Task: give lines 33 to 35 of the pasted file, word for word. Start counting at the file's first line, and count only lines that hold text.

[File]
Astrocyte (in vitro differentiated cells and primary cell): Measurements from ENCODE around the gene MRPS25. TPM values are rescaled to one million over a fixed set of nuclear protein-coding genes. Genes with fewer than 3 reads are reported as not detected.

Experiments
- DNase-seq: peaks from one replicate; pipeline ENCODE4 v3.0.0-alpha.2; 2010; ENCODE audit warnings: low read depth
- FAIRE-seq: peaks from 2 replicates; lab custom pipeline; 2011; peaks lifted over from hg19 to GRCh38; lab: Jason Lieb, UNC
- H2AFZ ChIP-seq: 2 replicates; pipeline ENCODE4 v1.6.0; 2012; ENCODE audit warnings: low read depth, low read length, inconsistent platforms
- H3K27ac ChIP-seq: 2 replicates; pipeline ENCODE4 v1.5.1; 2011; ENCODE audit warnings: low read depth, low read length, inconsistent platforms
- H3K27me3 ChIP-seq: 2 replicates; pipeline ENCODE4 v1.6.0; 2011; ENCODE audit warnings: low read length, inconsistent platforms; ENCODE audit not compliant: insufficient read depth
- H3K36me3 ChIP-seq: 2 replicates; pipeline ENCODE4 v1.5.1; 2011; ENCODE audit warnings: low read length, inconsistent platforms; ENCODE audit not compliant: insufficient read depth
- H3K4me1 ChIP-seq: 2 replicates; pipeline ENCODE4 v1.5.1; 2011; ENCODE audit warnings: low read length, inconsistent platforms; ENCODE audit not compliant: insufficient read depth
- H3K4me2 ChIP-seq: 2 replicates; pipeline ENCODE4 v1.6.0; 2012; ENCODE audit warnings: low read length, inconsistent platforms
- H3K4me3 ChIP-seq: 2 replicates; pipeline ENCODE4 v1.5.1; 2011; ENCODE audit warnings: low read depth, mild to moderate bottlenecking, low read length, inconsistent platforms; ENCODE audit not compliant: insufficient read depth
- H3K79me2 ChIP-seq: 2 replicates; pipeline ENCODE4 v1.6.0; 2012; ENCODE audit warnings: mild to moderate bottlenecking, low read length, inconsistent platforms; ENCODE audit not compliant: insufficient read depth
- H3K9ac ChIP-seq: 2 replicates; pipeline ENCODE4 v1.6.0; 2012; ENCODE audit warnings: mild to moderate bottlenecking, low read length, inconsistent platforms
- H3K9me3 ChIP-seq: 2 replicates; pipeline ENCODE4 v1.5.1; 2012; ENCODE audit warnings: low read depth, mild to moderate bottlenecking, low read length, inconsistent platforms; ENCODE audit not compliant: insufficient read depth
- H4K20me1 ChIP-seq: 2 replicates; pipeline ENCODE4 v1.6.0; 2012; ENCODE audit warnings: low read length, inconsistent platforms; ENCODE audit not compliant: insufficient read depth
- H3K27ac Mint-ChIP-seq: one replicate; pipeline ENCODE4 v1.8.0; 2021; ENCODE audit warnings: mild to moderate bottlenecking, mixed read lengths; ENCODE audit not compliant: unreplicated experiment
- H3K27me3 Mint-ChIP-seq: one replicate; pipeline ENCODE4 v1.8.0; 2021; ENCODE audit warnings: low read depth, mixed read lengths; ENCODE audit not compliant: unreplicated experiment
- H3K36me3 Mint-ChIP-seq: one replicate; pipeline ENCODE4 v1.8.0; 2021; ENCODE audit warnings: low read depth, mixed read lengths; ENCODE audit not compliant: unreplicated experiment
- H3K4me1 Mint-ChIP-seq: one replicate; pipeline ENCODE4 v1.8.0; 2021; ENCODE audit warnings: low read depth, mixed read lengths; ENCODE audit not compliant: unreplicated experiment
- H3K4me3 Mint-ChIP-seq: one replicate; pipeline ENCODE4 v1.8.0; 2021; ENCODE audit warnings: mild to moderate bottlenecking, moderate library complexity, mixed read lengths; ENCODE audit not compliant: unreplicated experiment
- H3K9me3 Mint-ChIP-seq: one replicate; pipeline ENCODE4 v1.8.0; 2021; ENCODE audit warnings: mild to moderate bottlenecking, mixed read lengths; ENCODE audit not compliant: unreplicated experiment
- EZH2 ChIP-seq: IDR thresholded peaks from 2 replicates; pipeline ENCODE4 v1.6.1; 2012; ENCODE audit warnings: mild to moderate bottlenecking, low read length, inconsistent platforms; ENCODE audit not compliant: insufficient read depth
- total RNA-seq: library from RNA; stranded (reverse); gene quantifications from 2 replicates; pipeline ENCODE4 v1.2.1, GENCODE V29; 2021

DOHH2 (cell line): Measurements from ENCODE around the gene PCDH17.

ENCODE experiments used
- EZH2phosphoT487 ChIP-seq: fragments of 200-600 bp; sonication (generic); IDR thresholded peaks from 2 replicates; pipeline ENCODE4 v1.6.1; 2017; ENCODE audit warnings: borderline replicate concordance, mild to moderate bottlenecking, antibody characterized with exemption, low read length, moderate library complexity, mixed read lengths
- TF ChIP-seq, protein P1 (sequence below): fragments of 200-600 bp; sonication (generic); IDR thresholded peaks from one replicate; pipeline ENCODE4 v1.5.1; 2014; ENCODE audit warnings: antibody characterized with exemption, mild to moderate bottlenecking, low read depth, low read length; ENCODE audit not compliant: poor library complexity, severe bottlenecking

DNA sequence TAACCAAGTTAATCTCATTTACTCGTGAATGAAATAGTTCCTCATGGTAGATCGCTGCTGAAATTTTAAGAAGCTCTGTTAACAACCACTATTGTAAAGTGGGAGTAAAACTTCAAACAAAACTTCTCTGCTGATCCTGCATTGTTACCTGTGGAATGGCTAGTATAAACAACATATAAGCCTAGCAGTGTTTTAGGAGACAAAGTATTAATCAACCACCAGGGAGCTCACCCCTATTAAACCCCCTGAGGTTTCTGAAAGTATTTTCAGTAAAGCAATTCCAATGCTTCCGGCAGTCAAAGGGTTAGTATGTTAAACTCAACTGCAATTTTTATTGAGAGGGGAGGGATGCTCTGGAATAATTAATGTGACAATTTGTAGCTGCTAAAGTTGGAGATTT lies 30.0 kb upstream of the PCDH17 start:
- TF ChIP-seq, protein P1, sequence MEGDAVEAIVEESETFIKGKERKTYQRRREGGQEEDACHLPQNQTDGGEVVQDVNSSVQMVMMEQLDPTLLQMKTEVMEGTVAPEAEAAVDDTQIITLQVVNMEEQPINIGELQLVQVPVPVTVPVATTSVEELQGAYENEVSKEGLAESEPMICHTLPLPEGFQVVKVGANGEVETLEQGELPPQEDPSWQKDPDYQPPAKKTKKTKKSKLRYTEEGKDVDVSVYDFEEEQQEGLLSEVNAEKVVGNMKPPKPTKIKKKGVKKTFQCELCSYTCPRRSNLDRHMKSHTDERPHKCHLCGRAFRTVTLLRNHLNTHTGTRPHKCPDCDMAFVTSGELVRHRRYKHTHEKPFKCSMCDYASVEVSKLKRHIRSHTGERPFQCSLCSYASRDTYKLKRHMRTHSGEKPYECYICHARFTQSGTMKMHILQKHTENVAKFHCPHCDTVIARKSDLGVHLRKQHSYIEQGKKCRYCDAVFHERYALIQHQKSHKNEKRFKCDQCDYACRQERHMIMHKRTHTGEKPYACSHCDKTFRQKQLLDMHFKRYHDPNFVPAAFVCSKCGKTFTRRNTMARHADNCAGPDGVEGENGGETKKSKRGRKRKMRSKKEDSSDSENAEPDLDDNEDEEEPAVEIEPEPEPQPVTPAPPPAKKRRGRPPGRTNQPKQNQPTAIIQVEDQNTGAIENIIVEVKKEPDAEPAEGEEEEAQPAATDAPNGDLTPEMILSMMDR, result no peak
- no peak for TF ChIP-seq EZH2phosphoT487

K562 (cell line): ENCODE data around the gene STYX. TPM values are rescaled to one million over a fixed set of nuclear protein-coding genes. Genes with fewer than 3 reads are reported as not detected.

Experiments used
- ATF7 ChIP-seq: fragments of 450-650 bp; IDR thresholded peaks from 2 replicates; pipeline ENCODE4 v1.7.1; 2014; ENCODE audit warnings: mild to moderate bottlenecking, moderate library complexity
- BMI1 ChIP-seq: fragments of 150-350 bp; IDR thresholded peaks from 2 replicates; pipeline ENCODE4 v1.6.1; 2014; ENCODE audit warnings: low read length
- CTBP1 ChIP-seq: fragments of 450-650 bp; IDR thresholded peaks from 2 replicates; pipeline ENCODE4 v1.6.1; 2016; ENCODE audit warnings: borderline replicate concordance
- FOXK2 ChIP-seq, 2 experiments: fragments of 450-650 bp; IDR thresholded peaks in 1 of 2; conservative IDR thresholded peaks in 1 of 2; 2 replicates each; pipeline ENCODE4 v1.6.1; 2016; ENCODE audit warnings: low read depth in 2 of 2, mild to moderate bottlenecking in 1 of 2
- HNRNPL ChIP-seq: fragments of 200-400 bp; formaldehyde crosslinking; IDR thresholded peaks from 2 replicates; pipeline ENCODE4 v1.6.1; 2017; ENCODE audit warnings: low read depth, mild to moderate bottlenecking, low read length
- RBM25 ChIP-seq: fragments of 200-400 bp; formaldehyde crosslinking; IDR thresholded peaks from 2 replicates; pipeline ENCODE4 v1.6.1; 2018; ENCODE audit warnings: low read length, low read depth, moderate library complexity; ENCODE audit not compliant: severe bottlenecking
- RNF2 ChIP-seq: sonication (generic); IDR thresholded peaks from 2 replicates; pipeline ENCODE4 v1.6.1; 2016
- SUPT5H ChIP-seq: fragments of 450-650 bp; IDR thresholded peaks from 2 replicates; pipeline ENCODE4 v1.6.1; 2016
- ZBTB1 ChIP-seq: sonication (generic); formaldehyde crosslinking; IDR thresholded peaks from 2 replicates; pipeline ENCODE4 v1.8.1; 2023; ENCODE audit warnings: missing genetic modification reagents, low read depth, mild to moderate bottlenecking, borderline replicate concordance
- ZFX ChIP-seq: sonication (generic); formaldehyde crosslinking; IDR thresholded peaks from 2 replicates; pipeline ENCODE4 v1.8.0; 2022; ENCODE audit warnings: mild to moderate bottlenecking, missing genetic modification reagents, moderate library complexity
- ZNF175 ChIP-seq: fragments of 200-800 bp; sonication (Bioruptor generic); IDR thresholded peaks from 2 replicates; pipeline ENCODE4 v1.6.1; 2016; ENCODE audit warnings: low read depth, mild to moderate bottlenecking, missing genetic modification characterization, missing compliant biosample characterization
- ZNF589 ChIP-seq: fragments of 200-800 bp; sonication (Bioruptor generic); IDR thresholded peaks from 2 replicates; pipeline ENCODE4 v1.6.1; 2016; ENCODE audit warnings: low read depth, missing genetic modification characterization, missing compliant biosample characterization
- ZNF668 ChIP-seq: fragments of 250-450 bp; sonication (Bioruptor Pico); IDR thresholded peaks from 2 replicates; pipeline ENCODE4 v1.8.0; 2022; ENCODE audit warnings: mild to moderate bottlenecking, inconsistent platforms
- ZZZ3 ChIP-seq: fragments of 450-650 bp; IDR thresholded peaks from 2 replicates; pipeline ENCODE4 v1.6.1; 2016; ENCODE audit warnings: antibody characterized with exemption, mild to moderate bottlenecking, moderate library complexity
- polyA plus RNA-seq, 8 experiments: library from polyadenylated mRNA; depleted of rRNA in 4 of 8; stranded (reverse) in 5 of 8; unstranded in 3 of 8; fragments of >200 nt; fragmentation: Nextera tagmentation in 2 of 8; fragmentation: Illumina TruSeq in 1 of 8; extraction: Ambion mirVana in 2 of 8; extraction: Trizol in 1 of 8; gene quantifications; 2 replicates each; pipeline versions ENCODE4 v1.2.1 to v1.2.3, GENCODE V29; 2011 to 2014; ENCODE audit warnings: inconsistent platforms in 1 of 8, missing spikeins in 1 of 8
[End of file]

- ATF7 ChIP-seq: fragments of 450-650 bp; IDR thresholded peaks from 2 replicates; pipeline ENCODE4 v1.7.1; 2014; ENCODE audit warnings: mild to moderate bottlenecking, moderate library complexity
- BMI1 ChIP-seq: fragments of 150-350 bp; IDR thresholded peaks from 2 replicates; pipeline ENCODE4 v1.6.1; 2014; ENCODE audit warnings: low read length
- CTBP1 ChIP-seq: fragments of 450-650 bp; IDR thresholded peaks from 2 replicates; pipeline ENCODE4 v1.6.1; 2016; ENCODE audit warnings: borderline replicate concordance